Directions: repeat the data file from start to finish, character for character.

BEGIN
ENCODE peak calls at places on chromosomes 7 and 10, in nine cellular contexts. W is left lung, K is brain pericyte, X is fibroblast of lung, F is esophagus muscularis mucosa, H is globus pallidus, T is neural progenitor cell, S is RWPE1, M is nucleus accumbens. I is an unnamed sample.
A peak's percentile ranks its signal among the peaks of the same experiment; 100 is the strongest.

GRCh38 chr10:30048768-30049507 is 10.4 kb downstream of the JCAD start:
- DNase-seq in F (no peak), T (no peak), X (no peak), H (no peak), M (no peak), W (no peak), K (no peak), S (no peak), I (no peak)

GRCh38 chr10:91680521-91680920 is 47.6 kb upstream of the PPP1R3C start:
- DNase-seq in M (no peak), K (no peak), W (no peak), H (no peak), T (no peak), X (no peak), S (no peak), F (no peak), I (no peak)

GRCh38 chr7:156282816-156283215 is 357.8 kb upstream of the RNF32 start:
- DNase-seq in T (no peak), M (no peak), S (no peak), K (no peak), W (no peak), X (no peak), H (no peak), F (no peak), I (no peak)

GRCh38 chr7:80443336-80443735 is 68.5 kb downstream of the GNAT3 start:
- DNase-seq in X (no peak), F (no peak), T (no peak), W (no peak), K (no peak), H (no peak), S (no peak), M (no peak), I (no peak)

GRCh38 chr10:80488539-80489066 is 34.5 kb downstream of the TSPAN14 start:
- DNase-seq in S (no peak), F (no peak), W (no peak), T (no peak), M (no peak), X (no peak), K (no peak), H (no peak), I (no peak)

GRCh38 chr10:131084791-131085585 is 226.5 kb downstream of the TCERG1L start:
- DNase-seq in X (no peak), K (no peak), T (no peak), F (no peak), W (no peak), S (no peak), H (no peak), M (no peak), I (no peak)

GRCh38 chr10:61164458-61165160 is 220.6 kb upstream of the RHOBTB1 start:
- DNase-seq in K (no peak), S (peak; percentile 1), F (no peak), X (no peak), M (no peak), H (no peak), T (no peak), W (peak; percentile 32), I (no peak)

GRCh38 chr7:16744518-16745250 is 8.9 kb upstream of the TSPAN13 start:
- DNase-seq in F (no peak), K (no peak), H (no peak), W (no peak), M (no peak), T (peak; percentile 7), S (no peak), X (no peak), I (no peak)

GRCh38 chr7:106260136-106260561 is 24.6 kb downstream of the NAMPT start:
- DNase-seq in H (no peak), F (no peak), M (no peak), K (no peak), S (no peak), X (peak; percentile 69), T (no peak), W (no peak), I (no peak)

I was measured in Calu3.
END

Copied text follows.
ENCODE peak calls at places on chromosomes 7 and 10, in nine cellular contexts. W is left lung, K is brain pericyte, X is fibroblast of lung, F is esophagus muscularis mucosa, H is globus pallidus, T is neural progenitor cell, S is RWPE1, M is nucleus accumbens. I is an unnamed sample.
A peak's percentile ranks its signal among the peaks of the same experiment; 100 is the strongest.

GRCh38 chr10:30048768-30049507 is 10.4 kb downstream of the JCAD start:
- DNase-seq in F (no peak), T (no peak), X (no peak), H (no peak), M (no peak), W (no peak), K (no peak), S (no peak), I (no peak)

GRCh38 chr10:91680521-91680920 is 47.6 kb upstream of the PPP1R3C start:
- DNase-seq in M (no peak), K (no peak), W (no peak), H (no peak), T (no peak), X (no peak), S (no peak), F (no peak), I (no peak)

GRCh38 chr7:156282816-156283215 is 357.8 kb upstream of the RNF32 start:
- DNase-seq in T (no peak), M (no peak), S (no peak), K (no peak), W (no peak), X (no peak), H (no peak), F (no peak), I (no peak)

GRCh38 chr7:80443336-80443735 is 68.5 kb downstream of the GNAT3 start:
- DNase-seq in X (no peak), F (no peak), T (no peak), W (no peak), K (no peak), H (no peak), S (no peak), M (no peak), I (no peak)

GRCh38 chr10:80488539-80489066 is 34.5 kb downstream of the TSPAN14 start:
- DNase-seq in S (no peak), F (no peak), W (no peak), T (no peak), M (no peak), X (no peak), K (no peak), H (no peak), I (no peak)

GRCh38 chr10:131084791-131085585 is 226.5 kb downstream of the TCERG1L start:
- DNase-seq in X (no peak), K (no peak), T (no peak), F (no peak), W (no peak), S (no peak), H (no peak), M (no peak), I (no peak)

GRCh38 chr10:61164458-61165160 is 220.6 kb upstream of the RHOBTB1 start:
- DNase-seq in K (no peak), S (peak; percentile 1), F (no peak), X (no peak), M (no peak), H (no peak), T (no peak), W (peak; percentile 32), I (no peak)

GRCh38 chr7:16744518-16745250 is 8.9 kb upstream of the TSPAN13 start:
- DNase-seq in F (no peak), K (no peak), H (no peak), W (no peak), M (no peak), T (peak; percentile 7), S (no peak), X (no peak), I (no peak)

GRCh38 chr7:106260136-106260561 is 24.6 kb downstream of the NAMPT start:
- DNase-seq in H (no peak), F (no peak), M (no peak), K (no peak), S (no peak), X (peak; percentile 69), T (no peak), W (no peak), I (no peak)

I was measured in Calu3.